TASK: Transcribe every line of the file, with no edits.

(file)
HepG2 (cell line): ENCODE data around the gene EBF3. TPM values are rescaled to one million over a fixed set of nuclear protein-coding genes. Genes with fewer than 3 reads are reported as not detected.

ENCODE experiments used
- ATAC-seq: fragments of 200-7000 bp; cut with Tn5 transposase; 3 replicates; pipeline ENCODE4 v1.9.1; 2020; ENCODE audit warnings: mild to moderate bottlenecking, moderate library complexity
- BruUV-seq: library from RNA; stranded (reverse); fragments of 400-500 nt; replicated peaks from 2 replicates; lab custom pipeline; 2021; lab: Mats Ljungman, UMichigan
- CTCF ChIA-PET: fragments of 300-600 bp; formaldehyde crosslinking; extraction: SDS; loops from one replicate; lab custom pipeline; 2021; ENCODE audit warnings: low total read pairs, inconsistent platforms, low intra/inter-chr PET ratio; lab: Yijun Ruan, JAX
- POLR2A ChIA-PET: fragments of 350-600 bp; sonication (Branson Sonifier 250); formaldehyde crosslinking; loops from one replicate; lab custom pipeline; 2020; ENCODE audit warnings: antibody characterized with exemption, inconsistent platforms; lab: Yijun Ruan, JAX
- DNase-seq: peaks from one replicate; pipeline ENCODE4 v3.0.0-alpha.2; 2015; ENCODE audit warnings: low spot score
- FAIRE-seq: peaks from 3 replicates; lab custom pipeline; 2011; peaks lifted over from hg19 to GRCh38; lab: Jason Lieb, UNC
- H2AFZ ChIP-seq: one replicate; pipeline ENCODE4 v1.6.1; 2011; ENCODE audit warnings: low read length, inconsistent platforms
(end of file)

HepG2 (cell line): ENCODE data around the gene EBF3. TPM values are rescaled to one million over a fixed set of nuclear protein-coding genes. Genes with fewer than 3 reads are reported as not detected.

ENCODE experiments used
- ATAC-seq: fragments of 200-7000 bp; cut with Tn5 transposase; 3 replicates; pipeline ENCODE4 v1.9.1; 2020; ENCODE audit warnings: mild to moderate bottlenecking, moderate library complexity
- BruUV-seq: library from RNA; stranded (reverse); fragments of 400-500 nt; replicated peaks from 2 replicates; lab custom pipeline; 2021; lab: Mats Ljungman, UMichigan
- CTCF ChIA-PET: fragments of 300-600 bp; formaldehyde crosslinking; extraction: SDS; loops from one replicate; lab custom pipeline; 2021; ENCODE audit warnings: low total read pairs, inconsistent platforms, low intra/inter-chr PET ratio; lab: Yijun Ruan, JAX
- POLR2A ChIA-PET: fragments of 350-600 bp; sonication (Branson Sonifier 250); formaldehyde crosslinking; loops from one replicate; lab custom pipeline; 2020; ENCODE audit warnings: antibody characterized with exemption, inconsistent platforms; lab: Yijun Ruan, JAX
- DNase-seq: peaks from one replicate; pipeline ENCODE4 v3.0.0-alpha.2; 2015; ENCODE audit warnings: low spot score
- FAIRE-seq: peaks from 3 replicates; lab custom pipeline; 2011; peaks lifted over from hg19 to GRCh38; lab: Jason Lieb, UNC
- H2AFZ ChIP-seq: one replicate; pipeline ENCODE4 v1.6.1; 2011; ENCODE audit warnings: low read length, inconsistent platforms